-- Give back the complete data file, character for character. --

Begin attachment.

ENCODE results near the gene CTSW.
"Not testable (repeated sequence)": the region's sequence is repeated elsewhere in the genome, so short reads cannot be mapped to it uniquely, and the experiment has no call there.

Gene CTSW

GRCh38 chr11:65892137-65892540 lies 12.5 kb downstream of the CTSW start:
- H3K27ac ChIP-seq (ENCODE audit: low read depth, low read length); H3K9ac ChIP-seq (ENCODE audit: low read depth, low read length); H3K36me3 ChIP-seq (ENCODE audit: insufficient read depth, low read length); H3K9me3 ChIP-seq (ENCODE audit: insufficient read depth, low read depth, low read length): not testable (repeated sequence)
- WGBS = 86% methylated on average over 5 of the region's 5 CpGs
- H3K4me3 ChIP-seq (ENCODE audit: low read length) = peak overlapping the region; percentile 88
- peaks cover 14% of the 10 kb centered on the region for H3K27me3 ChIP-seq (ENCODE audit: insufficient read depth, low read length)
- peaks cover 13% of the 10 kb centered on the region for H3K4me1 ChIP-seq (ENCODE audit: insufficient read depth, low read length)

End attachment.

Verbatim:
ENCODE results near the gene CTSW.
"Not testable (repeated sequence)": the region's sequence is repeated elsewhere in the genome, so short reads cannot be mapped to it uniquely, and the experiment has no call there.

Gene CTSW

GRCh38 chr11:65892137-65892540 lies 12.5 kb downstream of the CTSW start:
- H3K27ac ChIP-seq (ENCODE audit: low read depth, low read length); H3K9ac ChIP-seq (ENCODE audit: low read depth, low read length); H3K36me3 ChIP-seq (ENCODE audit: insufficient read depth, low read length); H3K9me3 ChIP-seq (ENCODE audit: insufficient read depth, low read depth, low read length): not testable (repeated sequence)
- WGBS = 86% methylated on average over 5 of the region's 5 CpGs
- H3K4me3 ChIP-seq (ENCODE audit: low read length) = peak overlapping the region; percentile 88
- peaks cover 14% of the 10 kb centered on the region for H3K27me3 ChIP-seq (ENCODE audit: insufficient read depth, low read length)
- peaks cover 13% of the 10 kb centered on the region for H3K4me1 ChIP-seq (ENCODE audit: insufficient read depth, low read length)